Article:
Boston University's (B.U.) chapter of the American Association of University Professors (AAUP) filed unfair labor practice charges against the B.U. administration with the National Labor Relations Board (NLRB) Wednesday.
B.U. trustees filed identical charges against the B.U. faculty February 3, saying the faculty is "holding a strike over our heads unless we share managerial power with them," Ted Fredricksen, spokesman for the B.U. administration, said last week.
An AAUP officer who is a tenured professor at B.U. and asked to remain unidentified, said yesterday the faculty intended to postpone classes starting April 4 if bargaining did not proceed.
"'Strike' is the administration's word, chosen for its obvious inflammatory connotations," he said, adding any cancelled classes would be made up when the dispute is settled so students will not suffer.
The faculty union charged the administration with "failure to bargain in good faith," citing administration reluctance to agree to satisfactory negotiation arrangements.
A recent U.S. District Court order required B.U. to recognize the 300-member bargaining unit, the union spokesman said. The NLRB will conduct independent investigations of both sides as a result of the charges, he added.
Arthur Metcalf, chairman of the board of trustees and Wesley Christensen, spokesman for the administration, both declined comment on the union's latest action, but Christensen said last week the university was not willing to "bargain away our power to a minority union."
About 40 per cent of the 850-member B.U. faculty belongs to the AAUP. The majority of the members are tenured professors, according to AAUP figures.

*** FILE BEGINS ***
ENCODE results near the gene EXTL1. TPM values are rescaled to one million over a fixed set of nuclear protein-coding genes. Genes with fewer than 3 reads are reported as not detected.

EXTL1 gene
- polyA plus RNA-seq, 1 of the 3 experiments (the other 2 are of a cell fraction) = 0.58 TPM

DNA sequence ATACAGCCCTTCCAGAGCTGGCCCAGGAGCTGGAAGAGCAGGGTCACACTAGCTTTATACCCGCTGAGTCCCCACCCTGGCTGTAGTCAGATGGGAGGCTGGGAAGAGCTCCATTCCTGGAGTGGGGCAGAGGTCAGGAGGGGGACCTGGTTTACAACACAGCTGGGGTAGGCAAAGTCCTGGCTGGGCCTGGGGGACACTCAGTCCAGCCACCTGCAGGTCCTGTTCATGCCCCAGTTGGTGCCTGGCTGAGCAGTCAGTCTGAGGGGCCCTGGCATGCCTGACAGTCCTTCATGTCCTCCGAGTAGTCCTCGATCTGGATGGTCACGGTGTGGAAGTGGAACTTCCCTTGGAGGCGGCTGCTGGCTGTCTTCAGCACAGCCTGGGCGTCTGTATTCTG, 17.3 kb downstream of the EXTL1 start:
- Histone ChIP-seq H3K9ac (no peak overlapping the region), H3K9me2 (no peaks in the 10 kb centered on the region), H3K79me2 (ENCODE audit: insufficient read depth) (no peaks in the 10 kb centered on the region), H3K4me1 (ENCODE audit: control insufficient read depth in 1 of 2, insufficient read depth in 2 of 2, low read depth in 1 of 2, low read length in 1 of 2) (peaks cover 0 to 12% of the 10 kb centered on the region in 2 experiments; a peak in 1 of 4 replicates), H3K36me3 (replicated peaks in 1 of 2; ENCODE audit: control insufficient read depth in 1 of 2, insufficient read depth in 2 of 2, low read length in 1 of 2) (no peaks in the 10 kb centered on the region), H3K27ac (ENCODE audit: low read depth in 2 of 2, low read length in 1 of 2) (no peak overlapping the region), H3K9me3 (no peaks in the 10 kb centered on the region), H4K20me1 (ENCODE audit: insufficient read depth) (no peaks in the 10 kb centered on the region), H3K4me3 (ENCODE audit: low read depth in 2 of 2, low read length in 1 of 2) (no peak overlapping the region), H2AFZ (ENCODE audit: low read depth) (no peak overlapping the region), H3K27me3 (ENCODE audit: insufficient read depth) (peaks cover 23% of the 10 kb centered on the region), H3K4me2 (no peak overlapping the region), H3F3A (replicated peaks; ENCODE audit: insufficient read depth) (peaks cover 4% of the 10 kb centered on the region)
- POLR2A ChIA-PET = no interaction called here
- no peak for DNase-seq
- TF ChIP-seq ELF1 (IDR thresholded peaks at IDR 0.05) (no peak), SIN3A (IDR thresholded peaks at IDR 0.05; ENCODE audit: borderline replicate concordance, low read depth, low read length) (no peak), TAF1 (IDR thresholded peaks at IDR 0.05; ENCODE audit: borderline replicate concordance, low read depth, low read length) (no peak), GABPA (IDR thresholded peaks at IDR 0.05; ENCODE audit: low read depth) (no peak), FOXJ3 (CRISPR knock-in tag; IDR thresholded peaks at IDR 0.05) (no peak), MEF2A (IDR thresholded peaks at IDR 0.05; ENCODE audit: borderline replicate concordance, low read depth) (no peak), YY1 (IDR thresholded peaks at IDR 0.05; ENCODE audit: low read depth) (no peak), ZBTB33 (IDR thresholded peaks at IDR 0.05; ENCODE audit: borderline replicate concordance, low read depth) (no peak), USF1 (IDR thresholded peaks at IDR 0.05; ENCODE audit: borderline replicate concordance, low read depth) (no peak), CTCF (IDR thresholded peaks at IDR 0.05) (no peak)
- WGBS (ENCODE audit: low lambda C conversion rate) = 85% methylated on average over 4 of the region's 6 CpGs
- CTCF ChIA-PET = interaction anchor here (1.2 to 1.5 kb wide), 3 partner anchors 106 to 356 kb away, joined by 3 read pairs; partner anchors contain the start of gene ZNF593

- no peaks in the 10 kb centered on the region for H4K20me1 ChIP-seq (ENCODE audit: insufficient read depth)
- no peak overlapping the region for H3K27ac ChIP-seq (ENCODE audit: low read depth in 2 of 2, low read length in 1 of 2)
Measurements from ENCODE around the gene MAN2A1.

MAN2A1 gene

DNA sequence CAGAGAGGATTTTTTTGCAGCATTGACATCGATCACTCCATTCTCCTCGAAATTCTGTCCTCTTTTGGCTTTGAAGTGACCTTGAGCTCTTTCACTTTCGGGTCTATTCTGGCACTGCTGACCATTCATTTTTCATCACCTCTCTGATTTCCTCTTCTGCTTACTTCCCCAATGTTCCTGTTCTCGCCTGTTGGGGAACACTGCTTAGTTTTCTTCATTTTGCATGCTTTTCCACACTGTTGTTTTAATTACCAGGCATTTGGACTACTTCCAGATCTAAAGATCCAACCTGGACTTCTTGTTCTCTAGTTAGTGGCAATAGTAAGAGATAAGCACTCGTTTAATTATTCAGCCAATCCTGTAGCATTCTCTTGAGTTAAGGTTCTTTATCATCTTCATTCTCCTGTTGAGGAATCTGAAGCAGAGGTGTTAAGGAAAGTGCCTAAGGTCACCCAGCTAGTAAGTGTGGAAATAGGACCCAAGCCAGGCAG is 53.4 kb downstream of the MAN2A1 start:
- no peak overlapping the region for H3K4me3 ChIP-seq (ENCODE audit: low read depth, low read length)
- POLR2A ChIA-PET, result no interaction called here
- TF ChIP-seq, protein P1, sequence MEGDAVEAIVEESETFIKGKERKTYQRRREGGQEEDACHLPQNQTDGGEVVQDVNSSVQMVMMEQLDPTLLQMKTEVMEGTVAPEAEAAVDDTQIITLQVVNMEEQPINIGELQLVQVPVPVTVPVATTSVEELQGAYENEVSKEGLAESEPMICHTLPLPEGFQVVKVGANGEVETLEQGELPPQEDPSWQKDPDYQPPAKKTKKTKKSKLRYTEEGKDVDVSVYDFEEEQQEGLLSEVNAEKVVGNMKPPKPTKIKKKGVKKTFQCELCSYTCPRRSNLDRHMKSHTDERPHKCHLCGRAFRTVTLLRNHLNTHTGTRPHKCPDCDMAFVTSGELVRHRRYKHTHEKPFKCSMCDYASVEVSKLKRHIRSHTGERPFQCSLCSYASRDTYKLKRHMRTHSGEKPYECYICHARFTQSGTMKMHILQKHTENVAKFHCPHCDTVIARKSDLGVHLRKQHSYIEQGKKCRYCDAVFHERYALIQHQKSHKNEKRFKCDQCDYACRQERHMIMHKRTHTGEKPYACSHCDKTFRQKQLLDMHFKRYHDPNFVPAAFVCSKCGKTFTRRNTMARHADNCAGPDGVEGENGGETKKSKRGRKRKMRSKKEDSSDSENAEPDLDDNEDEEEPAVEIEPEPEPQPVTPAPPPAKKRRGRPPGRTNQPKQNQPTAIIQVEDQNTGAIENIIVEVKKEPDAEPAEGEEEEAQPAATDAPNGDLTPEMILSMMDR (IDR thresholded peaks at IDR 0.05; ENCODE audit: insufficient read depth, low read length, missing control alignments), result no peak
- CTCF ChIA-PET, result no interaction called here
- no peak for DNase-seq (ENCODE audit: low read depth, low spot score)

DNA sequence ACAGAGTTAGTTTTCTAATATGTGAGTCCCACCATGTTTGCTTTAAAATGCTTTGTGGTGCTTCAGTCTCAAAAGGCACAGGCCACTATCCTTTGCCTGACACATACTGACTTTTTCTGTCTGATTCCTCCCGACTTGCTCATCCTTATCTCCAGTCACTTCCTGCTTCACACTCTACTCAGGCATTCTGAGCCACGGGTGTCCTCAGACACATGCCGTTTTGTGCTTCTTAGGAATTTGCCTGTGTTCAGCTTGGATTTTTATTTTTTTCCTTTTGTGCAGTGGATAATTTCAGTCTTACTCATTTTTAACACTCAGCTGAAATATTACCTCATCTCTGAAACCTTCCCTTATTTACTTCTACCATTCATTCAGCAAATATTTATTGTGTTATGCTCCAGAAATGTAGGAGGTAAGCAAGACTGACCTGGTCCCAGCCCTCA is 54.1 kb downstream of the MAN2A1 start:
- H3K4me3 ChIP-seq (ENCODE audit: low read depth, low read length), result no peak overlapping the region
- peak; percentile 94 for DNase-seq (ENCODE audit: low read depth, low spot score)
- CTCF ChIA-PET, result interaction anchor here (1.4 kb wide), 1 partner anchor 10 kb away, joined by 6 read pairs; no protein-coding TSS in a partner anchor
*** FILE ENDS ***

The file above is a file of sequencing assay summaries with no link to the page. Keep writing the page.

More non-tenured faculty would belong to the union but they fear that joining would hurt their chances of being granted tenure, a B.U. assistant professor who asked to remain unidentified, said yesterday. "Some departments explicitly state that AAUP membership is considered a black blot on your record," he added.
Detlev Vagts '49, professor of Law and former president of Harvard's AAUP chapter said about half of the more than 400-member Faculty belong to the AAUP, but they have never felt the need for collective bargaining because of Harvard's system of de-centralized administration.
"Faculty members here participate in decisions routinely through their departments," he said, adding, "It's easy to see why faculties at large, centrally controlled schools might need union representation and collective bargaining to help promote their interests."
Lee Brotherton, a B.U. junior and delegate to the College of Liberal Arts Forum, a B.U. student government organization, said yesterday student support of the faculty was widespread.
"The professors give us our education. The administration just gives us headaches and bills. Most students naturally support the professors," he said, adding that a "teach-in" will be held February 14.
The Civil Liberties Union of Massachusetts said on February 5 it will investigate charges that the B.U. administration has violated the principles of academic freedom.